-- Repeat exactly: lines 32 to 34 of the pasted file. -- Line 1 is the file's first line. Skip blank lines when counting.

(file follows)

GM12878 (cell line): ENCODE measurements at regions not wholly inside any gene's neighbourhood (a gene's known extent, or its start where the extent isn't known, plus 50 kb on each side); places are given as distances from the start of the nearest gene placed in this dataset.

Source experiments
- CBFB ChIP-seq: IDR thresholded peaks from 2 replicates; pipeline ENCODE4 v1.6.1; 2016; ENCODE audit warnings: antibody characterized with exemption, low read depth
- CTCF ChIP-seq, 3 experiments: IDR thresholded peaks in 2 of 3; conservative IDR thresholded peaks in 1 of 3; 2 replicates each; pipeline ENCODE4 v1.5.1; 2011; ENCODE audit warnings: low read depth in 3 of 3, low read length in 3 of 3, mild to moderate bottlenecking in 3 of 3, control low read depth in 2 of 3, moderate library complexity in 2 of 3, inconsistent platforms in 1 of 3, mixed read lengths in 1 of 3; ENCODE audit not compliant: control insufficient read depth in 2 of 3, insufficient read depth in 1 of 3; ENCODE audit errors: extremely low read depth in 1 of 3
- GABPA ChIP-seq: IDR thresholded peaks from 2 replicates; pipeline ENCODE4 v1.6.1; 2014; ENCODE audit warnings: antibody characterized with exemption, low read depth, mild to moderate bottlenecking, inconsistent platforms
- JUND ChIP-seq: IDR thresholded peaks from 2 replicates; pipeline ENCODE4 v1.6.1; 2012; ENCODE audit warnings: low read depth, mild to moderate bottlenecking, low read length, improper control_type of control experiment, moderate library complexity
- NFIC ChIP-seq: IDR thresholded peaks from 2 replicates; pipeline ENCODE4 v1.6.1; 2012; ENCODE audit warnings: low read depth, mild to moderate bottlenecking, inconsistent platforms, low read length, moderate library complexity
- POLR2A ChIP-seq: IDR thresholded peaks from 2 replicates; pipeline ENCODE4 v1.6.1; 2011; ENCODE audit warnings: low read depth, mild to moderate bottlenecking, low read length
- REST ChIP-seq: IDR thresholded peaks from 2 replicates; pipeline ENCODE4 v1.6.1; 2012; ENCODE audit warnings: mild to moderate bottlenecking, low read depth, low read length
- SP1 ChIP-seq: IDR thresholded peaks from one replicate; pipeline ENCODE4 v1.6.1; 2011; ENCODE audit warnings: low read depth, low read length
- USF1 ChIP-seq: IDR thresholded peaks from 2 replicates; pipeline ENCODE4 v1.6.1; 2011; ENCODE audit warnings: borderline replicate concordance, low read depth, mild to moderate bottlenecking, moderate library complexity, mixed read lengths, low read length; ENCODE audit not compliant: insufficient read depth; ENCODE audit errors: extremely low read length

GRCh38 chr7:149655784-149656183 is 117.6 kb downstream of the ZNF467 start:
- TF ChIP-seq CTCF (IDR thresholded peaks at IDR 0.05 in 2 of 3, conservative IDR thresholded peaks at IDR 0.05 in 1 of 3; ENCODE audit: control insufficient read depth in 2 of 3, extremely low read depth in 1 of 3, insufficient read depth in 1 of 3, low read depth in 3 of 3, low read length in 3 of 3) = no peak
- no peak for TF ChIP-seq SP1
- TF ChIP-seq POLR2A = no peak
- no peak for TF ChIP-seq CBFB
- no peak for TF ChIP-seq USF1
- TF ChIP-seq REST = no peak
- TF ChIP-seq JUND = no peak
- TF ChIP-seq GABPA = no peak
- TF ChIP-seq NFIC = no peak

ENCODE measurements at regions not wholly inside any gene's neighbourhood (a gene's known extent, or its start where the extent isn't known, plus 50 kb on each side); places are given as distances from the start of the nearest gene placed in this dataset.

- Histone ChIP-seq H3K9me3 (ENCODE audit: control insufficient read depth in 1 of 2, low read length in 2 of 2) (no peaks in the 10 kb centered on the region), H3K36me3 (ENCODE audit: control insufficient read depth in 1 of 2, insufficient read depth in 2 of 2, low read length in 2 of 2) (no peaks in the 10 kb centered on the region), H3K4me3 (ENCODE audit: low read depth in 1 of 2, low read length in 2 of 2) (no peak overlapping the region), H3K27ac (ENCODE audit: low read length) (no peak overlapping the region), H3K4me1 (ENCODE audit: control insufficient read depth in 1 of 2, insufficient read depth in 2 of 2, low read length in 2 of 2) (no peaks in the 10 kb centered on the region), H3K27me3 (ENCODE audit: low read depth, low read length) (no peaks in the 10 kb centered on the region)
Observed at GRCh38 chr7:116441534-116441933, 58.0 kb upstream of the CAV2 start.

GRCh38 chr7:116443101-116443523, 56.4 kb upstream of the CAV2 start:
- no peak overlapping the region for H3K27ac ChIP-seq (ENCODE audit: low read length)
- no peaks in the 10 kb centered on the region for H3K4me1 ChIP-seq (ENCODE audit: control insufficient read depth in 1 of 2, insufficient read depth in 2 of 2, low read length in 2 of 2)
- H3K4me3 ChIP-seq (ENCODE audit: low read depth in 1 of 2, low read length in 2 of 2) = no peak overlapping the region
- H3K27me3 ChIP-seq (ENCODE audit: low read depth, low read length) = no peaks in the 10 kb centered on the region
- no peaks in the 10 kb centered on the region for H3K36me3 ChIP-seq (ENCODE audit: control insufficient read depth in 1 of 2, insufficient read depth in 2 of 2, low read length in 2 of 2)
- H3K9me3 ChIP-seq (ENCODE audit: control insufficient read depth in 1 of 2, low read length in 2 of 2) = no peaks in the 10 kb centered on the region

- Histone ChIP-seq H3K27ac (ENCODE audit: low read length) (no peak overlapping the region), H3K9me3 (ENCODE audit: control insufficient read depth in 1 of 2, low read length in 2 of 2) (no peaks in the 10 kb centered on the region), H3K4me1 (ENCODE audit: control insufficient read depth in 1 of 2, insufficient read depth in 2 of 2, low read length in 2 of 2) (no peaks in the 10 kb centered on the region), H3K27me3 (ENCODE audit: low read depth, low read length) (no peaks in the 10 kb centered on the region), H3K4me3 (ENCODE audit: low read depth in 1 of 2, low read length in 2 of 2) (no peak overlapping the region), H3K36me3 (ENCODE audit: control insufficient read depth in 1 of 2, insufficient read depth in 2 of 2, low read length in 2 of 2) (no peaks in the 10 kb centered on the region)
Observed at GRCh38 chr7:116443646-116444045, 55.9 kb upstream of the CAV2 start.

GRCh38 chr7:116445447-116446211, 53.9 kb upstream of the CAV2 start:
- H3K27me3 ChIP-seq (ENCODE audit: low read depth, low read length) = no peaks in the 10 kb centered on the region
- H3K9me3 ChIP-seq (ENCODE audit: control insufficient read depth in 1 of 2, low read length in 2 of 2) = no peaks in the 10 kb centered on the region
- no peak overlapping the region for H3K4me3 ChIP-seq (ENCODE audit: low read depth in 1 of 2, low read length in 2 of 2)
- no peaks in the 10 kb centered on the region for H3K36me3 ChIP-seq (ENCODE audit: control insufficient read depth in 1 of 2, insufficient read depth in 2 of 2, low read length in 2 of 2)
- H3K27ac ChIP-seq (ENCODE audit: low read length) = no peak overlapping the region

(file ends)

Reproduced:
- Histone ChIP-seq H3K27ac (ENCODE audit: low read length) (no peak overlapping the region), H3K9me3 (ENCODE audit: control insufficient read depth in 1 of 2, low read length in 2 of 2) (no peaks in the 10 kb centered on the region), H3K4me1 (ENCODE audit: control insufficient read depth in 1 of 2, insufficient read depth in 2 of 2, low read length in 2 of 2) (no peaks in the 10 kb centered on the region), H3K27me3 (ENCODE audit: low read depth, low read length) (no peaks in the 10 kb centered on the region), H3K4me3 (ENCODE audit: low read depth in 1 of 2, low read length in 2 of 2) (no peak overlapping the region), H3K36me3 (ENCODE audit: control insufficient read depth in 1 of 2, insufficient read depth in 2 of 2, low read length in 2 of 2) (no peaks in the 10 kb centered on the region)
Observed at GRCh38 chr7:116443646-116444045, 55.9 kb upstream of the CAV2 start.

GRCh38 chr7:116445447-116446211, 53.9 kb upstream of the CAV2 start: